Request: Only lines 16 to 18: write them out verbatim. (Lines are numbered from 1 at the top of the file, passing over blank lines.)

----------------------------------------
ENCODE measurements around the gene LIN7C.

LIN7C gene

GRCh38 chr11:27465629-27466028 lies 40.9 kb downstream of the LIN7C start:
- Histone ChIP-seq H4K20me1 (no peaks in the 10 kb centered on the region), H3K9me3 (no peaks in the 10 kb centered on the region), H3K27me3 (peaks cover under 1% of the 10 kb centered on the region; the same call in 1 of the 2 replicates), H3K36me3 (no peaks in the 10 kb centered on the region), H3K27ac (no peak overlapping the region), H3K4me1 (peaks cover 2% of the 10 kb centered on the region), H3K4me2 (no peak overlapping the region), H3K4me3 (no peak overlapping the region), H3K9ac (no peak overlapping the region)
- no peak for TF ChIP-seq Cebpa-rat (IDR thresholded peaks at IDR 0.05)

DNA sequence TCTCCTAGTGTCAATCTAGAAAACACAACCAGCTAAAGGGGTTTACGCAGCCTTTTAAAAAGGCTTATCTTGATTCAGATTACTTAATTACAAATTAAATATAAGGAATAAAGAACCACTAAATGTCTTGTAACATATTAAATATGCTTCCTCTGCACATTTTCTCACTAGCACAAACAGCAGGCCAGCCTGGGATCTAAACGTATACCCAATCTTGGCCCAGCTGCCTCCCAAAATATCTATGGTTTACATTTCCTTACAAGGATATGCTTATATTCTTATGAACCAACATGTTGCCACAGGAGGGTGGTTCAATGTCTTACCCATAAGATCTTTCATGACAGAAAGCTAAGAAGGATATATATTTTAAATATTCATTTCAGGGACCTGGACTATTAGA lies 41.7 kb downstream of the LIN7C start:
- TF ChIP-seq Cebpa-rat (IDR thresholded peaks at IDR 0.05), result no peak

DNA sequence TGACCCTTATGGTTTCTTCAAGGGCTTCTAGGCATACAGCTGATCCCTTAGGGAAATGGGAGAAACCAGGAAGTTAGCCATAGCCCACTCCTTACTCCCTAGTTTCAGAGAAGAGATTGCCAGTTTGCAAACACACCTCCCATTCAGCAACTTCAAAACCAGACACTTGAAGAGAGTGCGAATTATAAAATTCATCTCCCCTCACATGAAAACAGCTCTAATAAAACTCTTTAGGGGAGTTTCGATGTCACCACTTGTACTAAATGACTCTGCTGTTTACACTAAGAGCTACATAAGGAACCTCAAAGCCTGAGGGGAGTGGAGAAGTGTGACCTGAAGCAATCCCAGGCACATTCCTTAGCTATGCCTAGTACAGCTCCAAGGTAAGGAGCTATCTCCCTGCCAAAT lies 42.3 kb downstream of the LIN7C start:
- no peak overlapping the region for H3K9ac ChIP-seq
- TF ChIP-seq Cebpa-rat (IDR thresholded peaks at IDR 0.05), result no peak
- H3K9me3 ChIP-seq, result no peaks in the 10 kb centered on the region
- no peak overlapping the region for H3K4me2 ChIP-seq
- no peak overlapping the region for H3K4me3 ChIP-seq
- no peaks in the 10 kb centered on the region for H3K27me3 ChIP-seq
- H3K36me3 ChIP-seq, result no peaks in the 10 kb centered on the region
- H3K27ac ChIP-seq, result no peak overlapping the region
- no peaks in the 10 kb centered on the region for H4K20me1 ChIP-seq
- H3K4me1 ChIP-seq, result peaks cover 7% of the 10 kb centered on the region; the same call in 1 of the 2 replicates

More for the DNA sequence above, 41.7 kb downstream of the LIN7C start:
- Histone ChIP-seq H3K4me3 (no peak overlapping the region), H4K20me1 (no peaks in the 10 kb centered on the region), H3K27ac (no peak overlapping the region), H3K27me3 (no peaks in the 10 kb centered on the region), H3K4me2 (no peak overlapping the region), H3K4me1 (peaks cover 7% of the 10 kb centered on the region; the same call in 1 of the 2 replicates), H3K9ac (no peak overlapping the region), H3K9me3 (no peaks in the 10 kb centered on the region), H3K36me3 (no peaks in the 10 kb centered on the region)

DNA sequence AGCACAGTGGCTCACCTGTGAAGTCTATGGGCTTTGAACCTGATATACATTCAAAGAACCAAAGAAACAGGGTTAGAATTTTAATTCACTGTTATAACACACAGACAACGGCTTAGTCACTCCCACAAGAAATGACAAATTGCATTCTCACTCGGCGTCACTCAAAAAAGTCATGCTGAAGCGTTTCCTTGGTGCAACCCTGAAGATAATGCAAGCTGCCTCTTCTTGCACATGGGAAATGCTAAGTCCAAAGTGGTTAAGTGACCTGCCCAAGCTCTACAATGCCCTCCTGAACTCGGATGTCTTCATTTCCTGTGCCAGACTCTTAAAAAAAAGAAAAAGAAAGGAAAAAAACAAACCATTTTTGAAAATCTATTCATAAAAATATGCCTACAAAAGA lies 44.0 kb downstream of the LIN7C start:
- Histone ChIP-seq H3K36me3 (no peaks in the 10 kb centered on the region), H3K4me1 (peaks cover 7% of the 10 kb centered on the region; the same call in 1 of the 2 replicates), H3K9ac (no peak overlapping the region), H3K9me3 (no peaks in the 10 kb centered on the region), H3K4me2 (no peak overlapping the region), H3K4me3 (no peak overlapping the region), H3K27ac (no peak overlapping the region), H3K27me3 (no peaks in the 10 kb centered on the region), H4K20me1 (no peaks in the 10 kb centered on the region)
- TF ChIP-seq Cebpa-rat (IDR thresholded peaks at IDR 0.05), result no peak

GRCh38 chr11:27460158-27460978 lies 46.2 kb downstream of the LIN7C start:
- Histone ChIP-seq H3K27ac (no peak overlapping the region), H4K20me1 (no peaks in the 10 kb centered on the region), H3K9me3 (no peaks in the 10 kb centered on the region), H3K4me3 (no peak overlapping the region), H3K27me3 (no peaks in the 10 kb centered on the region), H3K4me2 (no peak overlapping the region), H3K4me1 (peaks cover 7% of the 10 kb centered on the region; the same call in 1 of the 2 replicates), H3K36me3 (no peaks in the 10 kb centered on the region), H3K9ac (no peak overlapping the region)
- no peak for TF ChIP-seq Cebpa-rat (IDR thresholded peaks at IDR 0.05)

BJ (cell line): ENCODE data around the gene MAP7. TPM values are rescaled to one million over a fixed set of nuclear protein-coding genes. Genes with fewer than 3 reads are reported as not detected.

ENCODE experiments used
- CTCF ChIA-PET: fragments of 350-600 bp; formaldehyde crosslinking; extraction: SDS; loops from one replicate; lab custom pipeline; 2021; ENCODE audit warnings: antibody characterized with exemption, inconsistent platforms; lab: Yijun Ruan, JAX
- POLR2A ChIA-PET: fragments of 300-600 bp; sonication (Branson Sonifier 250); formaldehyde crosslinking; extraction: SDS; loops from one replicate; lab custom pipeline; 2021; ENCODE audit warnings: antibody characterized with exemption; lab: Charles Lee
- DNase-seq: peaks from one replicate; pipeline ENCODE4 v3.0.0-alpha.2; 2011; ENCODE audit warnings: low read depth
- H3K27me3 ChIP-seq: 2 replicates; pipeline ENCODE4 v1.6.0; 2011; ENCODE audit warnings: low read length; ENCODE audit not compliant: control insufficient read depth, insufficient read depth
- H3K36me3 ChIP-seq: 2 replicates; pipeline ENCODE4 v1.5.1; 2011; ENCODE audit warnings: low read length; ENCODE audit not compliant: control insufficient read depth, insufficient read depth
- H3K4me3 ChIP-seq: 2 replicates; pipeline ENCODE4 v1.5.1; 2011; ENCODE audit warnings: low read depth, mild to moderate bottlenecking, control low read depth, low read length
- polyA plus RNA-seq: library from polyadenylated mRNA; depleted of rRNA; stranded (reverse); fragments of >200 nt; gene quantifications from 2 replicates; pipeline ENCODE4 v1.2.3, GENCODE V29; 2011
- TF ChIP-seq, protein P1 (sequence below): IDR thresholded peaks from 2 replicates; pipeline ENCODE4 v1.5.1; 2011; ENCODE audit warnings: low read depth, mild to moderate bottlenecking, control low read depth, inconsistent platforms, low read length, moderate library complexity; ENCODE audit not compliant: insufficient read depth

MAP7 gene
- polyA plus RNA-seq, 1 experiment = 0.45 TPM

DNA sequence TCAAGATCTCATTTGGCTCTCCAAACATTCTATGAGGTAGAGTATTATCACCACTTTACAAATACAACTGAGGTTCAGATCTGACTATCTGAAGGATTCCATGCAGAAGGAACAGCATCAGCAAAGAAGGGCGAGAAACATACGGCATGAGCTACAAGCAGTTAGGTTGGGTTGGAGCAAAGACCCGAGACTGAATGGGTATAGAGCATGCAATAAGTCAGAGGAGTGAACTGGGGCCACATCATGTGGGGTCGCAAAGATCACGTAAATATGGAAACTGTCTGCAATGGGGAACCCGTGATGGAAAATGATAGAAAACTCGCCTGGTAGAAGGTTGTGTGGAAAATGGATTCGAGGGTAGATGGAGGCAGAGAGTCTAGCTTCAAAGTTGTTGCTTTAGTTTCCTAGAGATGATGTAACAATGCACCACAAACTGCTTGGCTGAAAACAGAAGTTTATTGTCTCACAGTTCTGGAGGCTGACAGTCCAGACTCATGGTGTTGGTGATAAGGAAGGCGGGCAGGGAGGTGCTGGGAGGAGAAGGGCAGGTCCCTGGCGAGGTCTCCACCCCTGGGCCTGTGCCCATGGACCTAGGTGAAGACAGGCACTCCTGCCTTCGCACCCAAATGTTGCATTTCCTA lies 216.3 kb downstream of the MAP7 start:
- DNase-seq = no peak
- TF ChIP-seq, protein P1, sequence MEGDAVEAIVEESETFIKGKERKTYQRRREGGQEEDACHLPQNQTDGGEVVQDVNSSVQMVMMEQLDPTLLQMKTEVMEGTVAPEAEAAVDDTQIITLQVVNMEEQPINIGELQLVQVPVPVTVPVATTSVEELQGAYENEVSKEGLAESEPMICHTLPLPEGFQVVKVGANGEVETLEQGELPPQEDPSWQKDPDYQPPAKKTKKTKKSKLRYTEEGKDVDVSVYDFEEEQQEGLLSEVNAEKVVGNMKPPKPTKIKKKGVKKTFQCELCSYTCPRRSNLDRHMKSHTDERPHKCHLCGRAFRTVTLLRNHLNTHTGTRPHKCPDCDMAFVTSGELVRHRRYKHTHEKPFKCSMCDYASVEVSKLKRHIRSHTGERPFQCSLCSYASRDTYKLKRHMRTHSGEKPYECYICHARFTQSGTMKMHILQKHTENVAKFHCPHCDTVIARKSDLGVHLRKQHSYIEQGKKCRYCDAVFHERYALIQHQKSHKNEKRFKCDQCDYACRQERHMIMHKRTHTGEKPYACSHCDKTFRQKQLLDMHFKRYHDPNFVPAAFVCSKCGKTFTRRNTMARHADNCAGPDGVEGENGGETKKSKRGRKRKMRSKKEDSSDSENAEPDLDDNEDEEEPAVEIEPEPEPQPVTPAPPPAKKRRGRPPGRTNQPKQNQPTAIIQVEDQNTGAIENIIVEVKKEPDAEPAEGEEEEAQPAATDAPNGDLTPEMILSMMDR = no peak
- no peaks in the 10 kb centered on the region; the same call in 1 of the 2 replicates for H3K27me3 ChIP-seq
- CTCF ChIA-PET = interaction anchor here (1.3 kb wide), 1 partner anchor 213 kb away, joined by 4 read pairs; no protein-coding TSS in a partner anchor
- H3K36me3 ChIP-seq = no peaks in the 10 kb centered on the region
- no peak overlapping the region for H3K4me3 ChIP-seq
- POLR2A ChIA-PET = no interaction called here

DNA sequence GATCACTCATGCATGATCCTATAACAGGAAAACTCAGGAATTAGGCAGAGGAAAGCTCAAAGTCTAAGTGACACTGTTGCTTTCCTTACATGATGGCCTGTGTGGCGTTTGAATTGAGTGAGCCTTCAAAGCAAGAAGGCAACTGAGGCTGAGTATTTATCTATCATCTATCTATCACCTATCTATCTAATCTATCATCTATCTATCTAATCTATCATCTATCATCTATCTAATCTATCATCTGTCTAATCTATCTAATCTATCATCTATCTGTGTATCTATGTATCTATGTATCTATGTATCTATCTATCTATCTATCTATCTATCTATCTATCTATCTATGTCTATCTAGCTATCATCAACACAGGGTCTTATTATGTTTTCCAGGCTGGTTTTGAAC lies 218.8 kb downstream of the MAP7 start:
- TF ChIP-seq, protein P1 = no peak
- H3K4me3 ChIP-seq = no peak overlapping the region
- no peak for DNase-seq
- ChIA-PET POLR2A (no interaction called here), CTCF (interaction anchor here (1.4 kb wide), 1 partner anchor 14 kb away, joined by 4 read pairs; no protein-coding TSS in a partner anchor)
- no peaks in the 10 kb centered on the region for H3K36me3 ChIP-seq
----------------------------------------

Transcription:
- H3K27ac ChIP-seq, result no peak overlapping the region
- no peaks in the 10 kb centered on the region for H4K20me1 ChIP-seq
- H3K4me1 ChIP-seq, result peaks cover 7% of the 10 kb centered on the region; the same call in 1 of the 2 replicates